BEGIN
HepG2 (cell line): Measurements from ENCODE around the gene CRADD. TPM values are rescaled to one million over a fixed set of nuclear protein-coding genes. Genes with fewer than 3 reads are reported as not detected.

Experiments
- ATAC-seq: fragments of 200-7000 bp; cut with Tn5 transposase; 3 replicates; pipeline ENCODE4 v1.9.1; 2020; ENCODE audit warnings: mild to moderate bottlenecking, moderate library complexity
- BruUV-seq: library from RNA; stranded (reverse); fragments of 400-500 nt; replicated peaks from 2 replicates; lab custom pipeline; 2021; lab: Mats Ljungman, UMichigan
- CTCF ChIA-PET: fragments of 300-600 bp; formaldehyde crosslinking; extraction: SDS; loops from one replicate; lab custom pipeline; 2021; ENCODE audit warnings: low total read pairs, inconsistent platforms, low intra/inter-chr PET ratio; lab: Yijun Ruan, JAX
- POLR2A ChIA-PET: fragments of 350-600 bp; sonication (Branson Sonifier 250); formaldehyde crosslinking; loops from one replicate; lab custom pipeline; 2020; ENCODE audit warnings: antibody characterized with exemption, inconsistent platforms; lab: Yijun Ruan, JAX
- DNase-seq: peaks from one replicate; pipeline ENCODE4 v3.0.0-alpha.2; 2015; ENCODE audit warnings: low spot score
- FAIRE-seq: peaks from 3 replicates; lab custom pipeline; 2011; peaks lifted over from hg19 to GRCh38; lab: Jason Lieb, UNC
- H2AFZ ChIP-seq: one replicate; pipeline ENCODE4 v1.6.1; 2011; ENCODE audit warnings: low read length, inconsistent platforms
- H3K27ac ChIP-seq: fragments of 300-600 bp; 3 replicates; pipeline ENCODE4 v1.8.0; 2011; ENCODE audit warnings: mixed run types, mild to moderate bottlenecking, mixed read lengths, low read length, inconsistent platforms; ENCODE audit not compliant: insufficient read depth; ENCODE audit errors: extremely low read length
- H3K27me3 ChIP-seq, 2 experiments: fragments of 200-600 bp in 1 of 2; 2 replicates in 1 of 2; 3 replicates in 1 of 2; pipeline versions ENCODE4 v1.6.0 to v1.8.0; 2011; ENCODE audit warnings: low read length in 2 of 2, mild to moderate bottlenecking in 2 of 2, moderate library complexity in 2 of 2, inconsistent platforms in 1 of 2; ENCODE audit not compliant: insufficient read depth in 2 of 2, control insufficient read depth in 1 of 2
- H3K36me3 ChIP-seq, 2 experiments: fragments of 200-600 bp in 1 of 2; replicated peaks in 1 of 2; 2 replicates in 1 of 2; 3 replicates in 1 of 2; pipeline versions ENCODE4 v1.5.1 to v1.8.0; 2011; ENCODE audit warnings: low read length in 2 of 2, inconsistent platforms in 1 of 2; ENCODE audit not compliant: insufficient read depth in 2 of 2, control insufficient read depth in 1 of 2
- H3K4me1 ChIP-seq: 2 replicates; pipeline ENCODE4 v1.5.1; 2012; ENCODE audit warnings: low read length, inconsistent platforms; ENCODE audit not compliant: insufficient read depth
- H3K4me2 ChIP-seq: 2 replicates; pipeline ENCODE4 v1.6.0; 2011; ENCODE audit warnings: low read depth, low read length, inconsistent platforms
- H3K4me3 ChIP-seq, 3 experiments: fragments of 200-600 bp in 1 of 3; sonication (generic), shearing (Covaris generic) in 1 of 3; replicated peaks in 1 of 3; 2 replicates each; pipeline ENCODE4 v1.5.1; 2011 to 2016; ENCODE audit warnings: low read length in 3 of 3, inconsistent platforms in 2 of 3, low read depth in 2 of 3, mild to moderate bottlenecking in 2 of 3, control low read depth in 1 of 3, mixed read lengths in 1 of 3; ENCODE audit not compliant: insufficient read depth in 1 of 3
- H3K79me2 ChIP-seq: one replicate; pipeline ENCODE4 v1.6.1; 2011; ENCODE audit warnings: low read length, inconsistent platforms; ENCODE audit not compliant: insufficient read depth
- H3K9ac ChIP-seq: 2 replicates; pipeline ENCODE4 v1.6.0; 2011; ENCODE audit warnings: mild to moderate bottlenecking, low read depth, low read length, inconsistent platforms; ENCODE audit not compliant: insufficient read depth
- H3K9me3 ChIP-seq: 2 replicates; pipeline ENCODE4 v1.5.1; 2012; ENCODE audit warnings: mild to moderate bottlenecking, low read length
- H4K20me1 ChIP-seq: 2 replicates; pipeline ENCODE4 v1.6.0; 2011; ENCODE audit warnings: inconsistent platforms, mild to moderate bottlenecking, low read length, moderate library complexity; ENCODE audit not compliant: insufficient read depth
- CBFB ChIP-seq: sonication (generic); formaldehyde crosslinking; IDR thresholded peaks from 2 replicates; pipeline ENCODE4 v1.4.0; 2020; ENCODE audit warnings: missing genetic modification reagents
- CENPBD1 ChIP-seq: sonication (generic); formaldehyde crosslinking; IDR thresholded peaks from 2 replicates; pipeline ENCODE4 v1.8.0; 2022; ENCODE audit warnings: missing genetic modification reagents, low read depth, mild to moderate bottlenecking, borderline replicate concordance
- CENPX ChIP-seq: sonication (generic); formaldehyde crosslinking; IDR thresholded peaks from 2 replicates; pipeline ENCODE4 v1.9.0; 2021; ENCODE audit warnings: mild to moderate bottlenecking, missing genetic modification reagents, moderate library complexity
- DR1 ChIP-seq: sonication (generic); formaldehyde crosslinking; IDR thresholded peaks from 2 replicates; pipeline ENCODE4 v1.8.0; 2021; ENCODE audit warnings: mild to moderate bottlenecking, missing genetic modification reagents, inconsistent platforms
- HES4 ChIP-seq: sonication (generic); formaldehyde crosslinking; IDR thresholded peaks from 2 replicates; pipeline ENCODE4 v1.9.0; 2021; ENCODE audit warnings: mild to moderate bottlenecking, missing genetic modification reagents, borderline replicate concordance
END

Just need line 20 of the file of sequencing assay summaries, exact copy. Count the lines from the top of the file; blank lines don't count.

- CBFB ChIP-seq: sonication (generic); formaldehyde crosslinking; IDR thresholded peaks from 2 replicates; pipeline ENCODE4 v1.4.0; 2020; ENCODE audit warnings: missing genetic modification reagents